in Research

Minimalism Exhibition

Barnett Newman, Mark Rothko & Abstract Expressionism

Barnett Newman, Queen of the Night I, 1961, Oil on canvas

Mark Rothko, No. 5, 1964, Oil, acrylic and mixed media on canvas

I decided to research on Barnett Newman and Mark Rothko and Abstract Expressionism, after seeing the artworks above near the entrance of the exhibition. To me, Newman and Rothko are artists whom I consider synonymous to minimalism, hence I thought it was fitting that theirs was the first few works to be seen in the exhibition. I always assumed that artworks by artists like Newman or Mark Rothko were considered minimalist due to the simple compositions and lack of fine detail, but upon researching I found out that they actually fall under the category of abstract expressionism. For this review, I decided to do research to find out how abstract expressionism differs from minimalism, and how they are alike or influenced by each other.

Willem de Kooning, Untitled XXV

Abstract expressionism is a form of abstract art which was developed in the 1940s-50s, mainly in New York City. There are many prominent names associated with abstract expressionism that we will find familiar, such as Jackson Pollock and the aforementioned Rothko and Newman. Abstract expressionism stems from the surrealist movement with its aim being to create artworks that were abstract yet also conveying a great deal of expression and emotion. With this description, I find it fitting that one’s mind would conjure images of Pollock’s canvases of chaos or de Kooning’s vibrant, haphazard brush strokes. These are artists whose works convey strong emotion, not only through the painting itself but also through the artists’ process of painting the canvas. Looking at a Pollock piece it is easy to imagine the artist putting in dynamic and emotive movements into these brush strokes, literally painting his emotions into the canvas.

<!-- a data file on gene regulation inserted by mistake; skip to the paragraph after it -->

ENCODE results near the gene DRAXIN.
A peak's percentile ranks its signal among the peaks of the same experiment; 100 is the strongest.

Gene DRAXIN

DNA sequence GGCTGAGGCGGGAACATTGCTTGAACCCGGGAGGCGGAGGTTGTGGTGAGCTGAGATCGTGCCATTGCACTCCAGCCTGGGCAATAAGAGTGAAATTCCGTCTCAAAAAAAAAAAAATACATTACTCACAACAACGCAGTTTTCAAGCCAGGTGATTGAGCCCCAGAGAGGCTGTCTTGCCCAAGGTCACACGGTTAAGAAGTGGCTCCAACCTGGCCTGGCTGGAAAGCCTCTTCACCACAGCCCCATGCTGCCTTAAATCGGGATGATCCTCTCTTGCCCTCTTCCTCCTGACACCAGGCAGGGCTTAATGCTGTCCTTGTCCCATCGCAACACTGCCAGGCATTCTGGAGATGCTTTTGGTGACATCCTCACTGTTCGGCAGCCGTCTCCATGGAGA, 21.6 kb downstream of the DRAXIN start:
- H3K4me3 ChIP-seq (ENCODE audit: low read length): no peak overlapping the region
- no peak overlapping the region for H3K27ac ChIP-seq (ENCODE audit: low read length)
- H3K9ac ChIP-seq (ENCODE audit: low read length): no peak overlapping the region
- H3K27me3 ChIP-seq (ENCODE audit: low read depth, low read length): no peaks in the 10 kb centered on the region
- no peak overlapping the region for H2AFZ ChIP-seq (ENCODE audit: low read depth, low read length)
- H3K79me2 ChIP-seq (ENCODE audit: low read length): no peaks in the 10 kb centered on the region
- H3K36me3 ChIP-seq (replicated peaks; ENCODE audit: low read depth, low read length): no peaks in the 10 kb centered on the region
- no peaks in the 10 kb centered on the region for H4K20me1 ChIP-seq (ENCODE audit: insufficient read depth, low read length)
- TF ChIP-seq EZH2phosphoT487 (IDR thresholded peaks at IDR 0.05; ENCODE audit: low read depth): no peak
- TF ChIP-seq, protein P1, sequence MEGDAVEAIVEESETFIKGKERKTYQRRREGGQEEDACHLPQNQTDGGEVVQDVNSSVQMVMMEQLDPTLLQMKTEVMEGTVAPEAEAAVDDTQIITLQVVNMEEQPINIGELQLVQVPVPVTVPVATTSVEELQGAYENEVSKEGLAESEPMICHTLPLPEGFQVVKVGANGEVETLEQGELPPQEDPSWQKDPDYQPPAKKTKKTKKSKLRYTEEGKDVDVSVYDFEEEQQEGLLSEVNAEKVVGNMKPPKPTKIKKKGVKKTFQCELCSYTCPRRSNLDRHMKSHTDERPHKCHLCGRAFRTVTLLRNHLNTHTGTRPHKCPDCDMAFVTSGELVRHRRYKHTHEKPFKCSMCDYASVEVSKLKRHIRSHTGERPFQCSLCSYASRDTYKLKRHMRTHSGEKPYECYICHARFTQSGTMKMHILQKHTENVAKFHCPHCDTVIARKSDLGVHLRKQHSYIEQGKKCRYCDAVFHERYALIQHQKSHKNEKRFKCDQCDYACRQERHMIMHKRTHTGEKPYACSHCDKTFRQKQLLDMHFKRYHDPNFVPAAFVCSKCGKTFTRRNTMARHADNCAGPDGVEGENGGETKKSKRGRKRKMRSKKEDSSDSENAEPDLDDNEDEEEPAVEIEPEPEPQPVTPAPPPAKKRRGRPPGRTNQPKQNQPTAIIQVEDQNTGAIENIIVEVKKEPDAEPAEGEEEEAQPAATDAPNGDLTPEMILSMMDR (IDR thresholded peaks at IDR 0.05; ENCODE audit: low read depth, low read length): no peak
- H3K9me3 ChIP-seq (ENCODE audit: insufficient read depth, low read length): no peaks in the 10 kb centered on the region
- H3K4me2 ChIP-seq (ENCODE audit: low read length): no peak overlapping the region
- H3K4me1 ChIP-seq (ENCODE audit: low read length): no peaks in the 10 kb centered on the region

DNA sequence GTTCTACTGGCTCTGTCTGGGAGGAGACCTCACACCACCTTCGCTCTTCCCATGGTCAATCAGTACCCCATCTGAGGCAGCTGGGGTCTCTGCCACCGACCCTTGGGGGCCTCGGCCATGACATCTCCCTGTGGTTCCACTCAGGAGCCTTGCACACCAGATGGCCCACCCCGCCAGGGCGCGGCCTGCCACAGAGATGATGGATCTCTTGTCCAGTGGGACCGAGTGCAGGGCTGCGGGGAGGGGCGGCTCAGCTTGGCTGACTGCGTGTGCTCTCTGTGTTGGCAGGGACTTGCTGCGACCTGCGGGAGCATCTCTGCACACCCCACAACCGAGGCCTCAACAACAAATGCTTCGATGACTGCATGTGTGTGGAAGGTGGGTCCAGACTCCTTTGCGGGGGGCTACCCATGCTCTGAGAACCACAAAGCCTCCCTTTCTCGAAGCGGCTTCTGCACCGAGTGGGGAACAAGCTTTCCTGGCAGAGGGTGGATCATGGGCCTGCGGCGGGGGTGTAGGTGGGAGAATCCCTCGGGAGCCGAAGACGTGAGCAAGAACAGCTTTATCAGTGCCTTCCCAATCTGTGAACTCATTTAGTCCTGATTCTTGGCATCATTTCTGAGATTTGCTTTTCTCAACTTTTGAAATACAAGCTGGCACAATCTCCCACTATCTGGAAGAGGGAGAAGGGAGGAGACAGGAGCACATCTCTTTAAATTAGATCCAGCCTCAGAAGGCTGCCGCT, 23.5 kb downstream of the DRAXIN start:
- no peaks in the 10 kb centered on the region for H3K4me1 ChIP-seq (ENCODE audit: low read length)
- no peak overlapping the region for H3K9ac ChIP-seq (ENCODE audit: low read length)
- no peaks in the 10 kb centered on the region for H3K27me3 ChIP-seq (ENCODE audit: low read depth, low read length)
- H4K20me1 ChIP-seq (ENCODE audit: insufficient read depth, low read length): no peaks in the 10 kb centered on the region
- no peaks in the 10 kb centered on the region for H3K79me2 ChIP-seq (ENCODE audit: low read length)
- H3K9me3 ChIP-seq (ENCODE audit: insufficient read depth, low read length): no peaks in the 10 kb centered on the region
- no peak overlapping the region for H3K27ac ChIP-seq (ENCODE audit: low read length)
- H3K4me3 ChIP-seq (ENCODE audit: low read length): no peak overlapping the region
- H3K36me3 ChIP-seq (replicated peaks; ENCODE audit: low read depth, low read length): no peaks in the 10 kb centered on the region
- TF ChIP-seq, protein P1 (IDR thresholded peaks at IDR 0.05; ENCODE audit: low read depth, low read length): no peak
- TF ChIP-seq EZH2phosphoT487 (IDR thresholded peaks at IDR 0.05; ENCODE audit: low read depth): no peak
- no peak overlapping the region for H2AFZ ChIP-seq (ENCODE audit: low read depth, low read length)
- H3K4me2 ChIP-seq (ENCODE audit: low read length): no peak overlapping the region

Mark Rothko, Untitled, 1968

Hence, it seems baffling to me that the works of artists like Newman and Rothko could even fall under this same category. Unlike the previous works mentioned, the works of Newman and Rothko consist of clean, straight lines and a minimal number of colours, hence it is hard see the similarities. So it seems like even under the umbrella of abstract expressionism, This is because abstract expressionism as a movement does not merely encompass one type of art. Under it, it encompasses two broad groupings:

1. Action Painters

This group consists of artists like Pollock and de Kooning, whose painting process consisted of gestural brush strokes, and dripping or splashing paint rather than carefully applying it onto the canvas. The artists painted in a state of spontaneity and improvisation, such as Pollock who was famous for placing his canvases on the ground and dripping paint on it from a can or stick.

2. Colour Field Painters

Consisting of artists like Mark Rothko and Barnett Newman, colour field painters’ works are characterised by simple compositions with large areas of colour. The artists were deeply interested in religion and myth and created simple compositions with large areas of colour intended to produce a contemplative or meditational response in the viewer.